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Khartoum Place takes a step up

16 May 2006

Khartoum Place takes a step up

Mayor of Auckland City, Dick Hubbard, today unveiled a new design for Khartoum Place that includes the renowned tile artwork Women's Centenary Wahine whakatu (1893 -1993), a memorial commemorating one of the most important milestones in New Zealand's history.

The artwork was destined for removal following a design competition last year for the inner city open space.

"We have been guilty as a city of not placing enough value on our built heritage," said Mayor Hubbard. "The message has come through loud and clear. People are saying 'there are parts of our city that we are proud of and we want to protect'."

The artwork, celebrating the suffragette movement, was unveiled in 1993 by Irish President Mary Robinson and Govenor General Dame Catherine Tizard in Auckland's CBD.

As part of the council's multi-million dollar upgrade of the CBD, the public were invited to give their feedback on 12 selected designs for the inner city open space last year but none of the designs included the tiled artwork.

Options were discussed with the artists for relocation of the tiles or a possible new artwork at a high profile CBD site but it was established that the tiles could not survive relocation.

This became a matter of public interest and concern.

The Mayor suggested a new design brief for Khartoum Place be developed that included the memorial.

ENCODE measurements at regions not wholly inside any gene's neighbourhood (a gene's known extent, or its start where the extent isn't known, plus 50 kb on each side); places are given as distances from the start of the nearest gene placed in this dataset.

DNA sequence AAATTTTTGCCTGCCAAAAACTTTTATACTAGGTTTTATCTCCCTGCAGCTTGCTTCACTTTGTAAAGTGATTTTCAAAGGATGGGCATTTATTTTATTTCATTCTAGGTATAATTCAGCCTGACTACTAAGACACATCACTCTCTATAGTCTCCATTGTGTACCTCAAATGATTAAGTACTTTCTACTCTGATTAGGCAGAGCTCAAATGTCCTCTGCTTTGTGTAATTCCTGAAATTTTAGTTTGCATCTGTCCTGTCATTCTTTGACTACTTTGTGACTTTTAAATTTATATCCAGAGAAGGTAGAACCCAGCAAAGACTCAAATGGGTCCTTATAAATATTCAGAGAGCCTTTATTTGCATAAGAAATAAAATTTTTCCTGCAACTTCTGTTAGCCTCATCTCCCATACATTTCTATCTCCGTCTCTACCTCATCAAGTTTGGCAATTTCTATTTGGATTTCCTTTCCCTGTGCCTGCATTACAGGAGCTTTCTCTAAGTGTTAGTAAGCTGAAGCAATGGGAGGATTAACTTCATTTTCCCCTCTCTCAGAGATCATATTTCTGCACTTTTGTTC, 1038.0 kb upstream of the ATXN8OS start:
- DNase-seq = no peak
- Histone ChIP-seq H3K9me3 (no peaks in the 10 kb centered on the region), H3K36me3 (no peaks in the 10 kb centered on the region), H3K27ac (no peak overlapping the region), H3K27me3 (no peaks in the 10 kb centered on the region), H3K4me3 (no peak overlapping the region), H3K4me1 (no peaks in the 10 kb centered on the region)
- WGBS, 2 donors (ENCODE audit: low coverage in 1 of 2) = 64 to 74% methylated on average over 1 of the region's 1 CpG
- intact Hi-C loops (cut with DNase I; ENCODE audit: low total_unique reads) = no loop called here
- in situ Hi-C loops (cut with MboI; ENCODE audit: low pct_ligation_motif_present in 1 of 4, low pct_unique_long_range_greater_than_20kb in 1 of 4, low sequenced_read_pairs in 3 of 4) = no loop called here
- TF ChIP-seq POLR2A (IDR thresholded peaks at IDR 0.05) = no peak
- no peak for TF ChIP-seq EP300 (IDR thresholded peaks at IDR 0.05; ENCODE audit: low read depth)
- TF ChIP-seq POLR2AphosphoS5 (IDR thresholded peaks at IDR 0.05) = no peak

"The debate is not about who likes the tiles and who doesn't," Mr Hubbard said. "It is about saving a slice of our history and preserving something that has emotional significance for a large number of New Zealanders."

The new design includes many new features which will encourage people to use the space and visit the memorial to the suffragettes.

The elements of the new concept are: * preservation of the tiled artwork * a new set of straight stairs alongside the switch-back stairs that currently exist * re-newing the current set of stairs to improve safety (new materials and hand rail) * new lighting and street furniture.

The concept designs will be available for public feedback from 16 May to 4 June 2006.

People can view a display of the design in the entrance to the New Gallery on the corner of Lorne and Wellesley streets during the consultation period. Feedback postcards will be available there, or people can visit www.aucklandcity.govt.nz/cbd to give more detailed feedback.

Ends Note to editors about the new concept design: The Khartoum Place concept design seeks to create a better connection between the upper and lower levels whilst preserving the Women's Centenary (1893 - 1993) tile artwork. A new flight of steps is introduced that is more prominent when looking from Lorne Street encouraging people to walk up to Kitchener Street and the art gallery. The new stairs remove an existing blank wall so the mural is unaffected. The tiles are extended onto a side wall of the stair and the upper central section.

The upper section is raised to the Kitchener Street level outside the entry to the John Leech Gallery. This creates a usable space at the place that receives the most sunlight and will visually extend across to the forecourt of the gallery. Ramps around the level space provide an accessible route to the New Gallery and other businesses.

The lower level receives little sunlight so new paving is a lighter colour than the Lorne Street paving is proposed. A contrasting basalt path leads to the steps. Raised planters around the two plane trees house root structures and provide seating. Louvered screens and specially designed lighting are proposed to improve safety in the rear corners of the level.

Elements within Khartoum Place are designed to reinforce the "Walk of Art" concept. A series of plinths at both levels could accommodate changing sculptures and lighting poles can allow banners encouraging exploration of the space and adjoining galleries.

ENDS

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